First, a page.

– Like his State of the State address last month, Quinn addressed a joint House in the Capitol. Fortunately, his speech today wasn’t nearly as rambling as the SoS address, and lasted only a fraction of the length. He, not unexpectedly, called for a income tax hike. But he noted it would be earmarked solely for education, which was the only new, groundbreaking comment made during the 21-minute speech.

After the speech, I scrambled to get reactions from as many local lawmakers as possible. I think I talked with seven lawmakers. Mike and I spoke with nearly 20 lawmakers in all.

Like our SoS coverage, we basically wrote five separate stories for each of our publications. Here’s a quick wrap:

– The other controversial component of Quinn’s proposal that didn’t get much fan fare was his plan to continue “strategic” borrowing to help the state stay afloat. Bill Brady attacked Quinn on this as well during a presser later in the day. I was all over it:

The Republican state senator from Bloomington was critical of Quinn’s proposal, saying it doesn’t solve the state’s fiscal crisis and instead relies on record amounts of borrowing.

Quinn wants to borrow $4.7 billion to help pay state bills and to roll over an additional $6 billion in unpaid bills to balance the budget.

“Today was an embarrassing day. He (Quinn) asked for an extra 30 days and yet the best he could come up with was a budget that is $4 billion out of balance,” Brady said, referring to Quinn’s request to delay his budget address by a month.

Brady noted that Quinn doesn’t have a plan to repay the borrowing he proposed, and is simply “kicking the can down the road, trying to make it past the election.”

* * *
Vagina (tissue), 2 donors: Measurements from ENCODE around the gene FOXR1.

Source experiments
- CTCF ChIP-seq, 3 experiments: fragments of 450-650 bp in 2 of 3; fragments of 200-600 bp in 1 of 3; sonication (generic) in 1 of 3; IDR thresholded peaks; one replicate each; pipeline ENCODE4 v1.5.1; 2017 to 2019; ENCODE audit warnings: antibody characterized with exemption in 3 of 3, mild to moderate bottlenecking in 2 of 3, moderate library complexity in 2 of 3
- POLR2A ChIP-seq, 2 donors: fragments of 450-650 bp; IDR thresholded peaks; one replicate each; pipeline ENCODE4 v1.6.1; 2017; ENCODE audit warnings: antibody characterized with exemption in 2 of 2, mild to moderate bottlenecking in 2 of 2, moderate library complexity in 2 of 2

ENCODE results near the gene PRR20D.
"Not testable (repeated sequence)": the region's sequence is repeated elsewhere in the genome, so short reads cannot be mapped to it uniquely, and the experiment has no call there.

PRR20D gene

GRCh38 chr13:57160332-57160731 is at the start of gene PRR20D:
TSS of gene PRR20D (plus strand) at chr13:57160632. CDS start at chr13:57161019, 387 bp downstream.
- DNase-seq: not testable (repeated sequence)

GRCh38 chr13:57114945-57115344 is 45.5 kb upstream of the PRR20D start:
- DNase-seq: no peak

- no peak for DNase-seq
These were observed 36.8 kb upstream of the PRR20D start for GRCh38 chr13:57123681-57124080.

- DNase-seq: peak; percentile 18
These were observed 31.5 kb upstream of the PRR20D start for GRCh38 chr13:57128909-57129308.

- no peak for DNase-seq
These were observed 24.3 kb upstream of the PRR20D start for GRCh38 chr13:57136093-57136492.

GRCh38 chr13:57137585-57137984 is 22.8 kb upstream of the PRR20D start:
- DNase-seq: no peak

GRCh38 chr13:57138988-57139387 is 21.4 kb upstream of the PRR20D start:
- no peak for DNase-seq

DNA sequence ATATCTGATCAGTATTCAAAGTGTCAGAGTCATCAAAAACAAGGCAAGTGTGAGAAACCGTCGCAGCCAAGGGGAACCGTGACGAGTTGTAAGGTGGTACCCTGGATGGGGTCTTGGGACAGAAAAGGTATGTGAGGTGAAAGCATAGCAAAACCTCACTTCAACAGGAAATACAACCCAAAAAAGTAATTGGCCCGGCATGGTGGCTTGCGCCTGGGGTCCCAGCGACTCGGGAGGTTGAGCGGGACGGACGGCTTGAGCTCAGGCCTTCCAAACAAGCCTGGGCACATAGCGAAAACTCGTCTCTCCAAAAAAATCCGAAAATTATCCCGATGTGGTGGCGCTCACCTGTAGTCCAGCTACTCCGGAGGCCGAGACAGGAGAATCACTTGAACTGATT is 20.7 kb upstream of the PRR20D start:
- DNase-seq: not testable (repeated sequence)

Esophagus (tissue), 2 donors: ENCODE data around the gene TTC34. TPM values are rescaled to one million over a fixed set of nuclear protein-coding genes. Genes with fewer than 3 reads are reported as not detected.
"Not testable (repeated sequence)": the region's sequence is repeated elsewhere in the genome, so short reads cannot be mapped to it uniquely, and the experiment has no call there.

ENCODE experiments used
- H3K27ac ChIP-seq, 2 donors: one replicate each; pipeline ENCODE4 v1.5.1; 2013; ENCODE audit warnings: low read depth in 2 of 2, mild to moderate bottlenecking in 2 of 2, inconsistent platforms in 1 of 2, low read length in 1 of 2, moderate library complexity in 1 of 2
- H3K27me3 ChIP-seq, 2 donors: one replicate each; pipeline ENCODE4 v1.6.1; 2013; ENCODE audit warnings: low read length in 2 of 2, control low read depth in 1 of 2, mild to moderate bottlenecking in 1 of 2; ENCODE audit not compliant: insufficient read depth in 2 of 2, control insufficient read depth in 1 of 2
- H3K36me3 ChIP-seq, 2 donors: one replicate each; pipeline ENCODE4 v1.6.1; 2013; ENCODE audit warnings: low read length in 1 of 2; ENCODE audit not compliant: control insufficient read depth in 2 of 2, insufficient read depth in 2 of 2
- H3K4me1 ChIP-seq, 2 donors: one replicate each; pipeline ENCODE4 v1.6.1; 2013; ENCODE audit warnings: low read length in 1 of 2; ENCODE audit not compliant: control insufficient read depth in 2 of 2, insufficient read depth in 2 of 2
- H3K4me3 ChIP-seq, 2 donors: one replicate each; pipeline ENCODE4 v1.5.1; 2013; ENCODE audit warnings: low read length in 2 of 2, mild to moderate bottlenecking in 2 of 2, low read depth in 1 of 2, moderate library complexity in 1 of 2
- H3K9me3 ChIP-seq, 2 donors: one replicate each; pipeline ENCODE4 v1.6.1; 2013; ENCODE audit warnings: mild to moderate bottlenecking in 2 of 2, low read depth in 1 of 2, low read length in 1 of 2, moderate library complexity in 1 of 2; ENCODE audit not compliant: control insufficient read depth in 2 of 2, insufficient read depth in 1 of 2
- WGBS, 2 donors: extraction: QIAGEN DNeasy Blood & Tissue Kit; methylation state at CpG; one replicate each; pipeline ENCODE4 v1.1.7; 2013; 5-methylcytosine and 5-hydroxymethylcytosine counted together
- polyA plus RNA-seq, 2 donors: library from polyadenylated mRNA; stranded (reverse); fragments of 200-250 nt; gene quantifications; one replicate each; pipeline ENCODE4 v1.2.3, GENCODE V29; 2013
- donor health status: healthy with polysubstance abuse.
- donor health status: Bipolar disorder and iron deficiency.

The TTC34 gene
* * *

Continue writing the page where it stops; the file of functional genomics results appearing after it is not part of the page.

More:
“Quite frankly I wonder if he plans on being here in January because we have a pretty big problem,” he said.

I also shot a quick video of Brady bashing Quinn. I believe it’s the first video the Lee Enterprises’ Springfield bureau has put out, which I’m proud of. Take a look:

– In short, Quinn called for deep cuts today and nobody liked them. This could be a sign of things to come, so be prepared for a very contentious legislative session. And don’t be surprised if nothing get’s done…

Written by csessig

March 10, 2010 at 9:47 pm

Scott Brown’s victory and Groundhog Day (the movie)

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It should be no surprise that the Illinois GOP has been overflowing with excitement after Scott Brown’s unlikely victory in Massachusetts. The state, after all, hasn’t elected a Republican to Senate for more than 35 years. Here in Illinois, many candidates and party affiliates are hoping the seating of Brown will signal a national Democratic dethroning come November. As a result, the list of local GOPers lining up to congratulate Brown grew long last night as the election results came in.

Mark Kirk, a candidate for U.S. Senate, for instance, used the opportunity to solicit supporters. Fellow Senate candidate Patrick Hughes tweeted about the victory, as did Bill Brady and Jim Ryan, candidates for governor. Republicans Kirk Dillard and Dan Proft went a step further and extended their congratulations in an official statement. Illinois Republican Party Chairman Pat Brady did as well, proclaiming loud and clear that “Illinois is next.” My bureau chief, consequently, wrote a story on the press release, as many media outlets did.

Adam Andrzejewski, the fifth candidate in the governor’s race to sound off on the Massachusetts’ election, went the furthest by actually releasing a video on YouTube congratulating Brown. Check it out:

It adds a more personal touch, I guess.

But the most bizarre response I saw–by far–came from John Arrington, a little-know candidate for U.S. Senate. In his press release congratulating Brown, he compared the movie Groundhog Day to Illinois. You’ll have to see this to believe it:

If you recall the movie Ground Hog day, Bill Murray had to relive that day over and over again until he got his life right.  Are we going to continue to relive the past here Illinois by electing the same corrupt, self serving, or unprincipled politicians? Or are we finally going to elect a principled servant of the people, who will go to Washington and defend the Constitution and move us past the reliving of Ground Hog day?

Groundhog Day, by the way, is two words, not three. But all kidding aside, what the hell?

Very usual…

Written by csessig

January 20, 2010 at 11:54 pm